sizeof : Brief
The unary operator
sizeofis used to calculate the size of any datatype, measured in the number of bytes required to represent the type. The result of
sizeofis the size of the type of the expression or parenthesized type-specifier that it precedes, and has an unsigned integral type which is usually denoted by
size_t( From Wiki ).
The sizeof() operator behaves differently in comparison with other operators. In this blog let us call out some of the uniqueness of this operator by taking two real time programming examples. The first one is about compile time behavior and second one is during run time behavior.
Case 1: Compile time behavior
To start with, let us consider the simple code (Fig 1 below):
Fig 1: Sample program to demonstrate the sizeof() operator
Can you guess what would be the output of the above mentioned program? By first look anybody would say it as 4 (Assuming the sizeof(int) is 4 bytes) & 11. But, when I run the program in my system, it is showing 4 & 10 (ref: Fig 2 below)
Fig 2: Output
Why are we getting the value of variable ‘i’ as 10 instead of 11? Here is the reason:
Sizeof operator is the only operator in C, which is evaluated at the compile time. Where sizeof(i++) is replaced the value 4.
One can observe this, shown in the figure given below(inside the box), which contains the assembly code equivalent to the statement in C.
Fig 3: Assembly code generated by the compiler.
To obtain the assembly code as shown in Fig 3, follow the below given steps.
+ gcc -g filename.c ( In our case sizeof_run.c)
+ objdump -S output_file ( In our case a.out)
From the above figure, one can see that the sizeof() is completely evaluated at the compile time. And the whole sizeof(i++) is replaced by the constant value 4. so, there is no assembly code for i++ at all, which is to be evaluated at the run-time.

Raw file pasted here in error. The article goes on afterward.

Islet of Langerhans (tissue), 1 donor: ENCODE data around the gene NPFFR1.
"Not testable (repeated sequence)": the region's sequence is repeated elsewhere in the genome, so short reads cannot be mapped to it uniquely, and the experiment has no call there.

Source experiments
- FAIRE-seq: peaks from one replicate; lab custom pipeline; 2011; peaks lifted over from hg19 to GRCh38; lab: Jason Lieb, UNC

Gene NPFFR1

Case 2: Run- time behavior
As, I told before Sizeof() operator is the only operator in C, which is evaluated at the compile time.But, there is an exception for this in C99 standards, for variable length arrays.
To start with, Let us consider an code snippet shown below,
Fig 4: Code containing variable length array
Let us see the output, when the above code is compiled & run ( shown in fig 5 below)
Fig 5: Output of the sizeof_run.c
From the above output it is very clear that sizeof() operator is evaluated at the run-time, One can observe the equivalent assembly code generated by the compiler as shown in the Fig 6 given below.
Also, see the difference between the assembly code in the Fig 3 & Fig 6.
Fig 6: Assembly code generated by the compiler, for variable length array.
According to the C99 standards, the sizeof()operator yields the size (in integer bytes) of its operand, which may be an expression or the parenthesized name of a type. If the type of the operand is a variable length array type, the operand is evaluated at run time; otherwise, the operand is not evaluated and the result is an integer constant, during the compile time itself.
In the next blog we will see,
1. Need of sizeof().
2. Cases where sizeof() will not work.
3. How sizeof() is different from function call.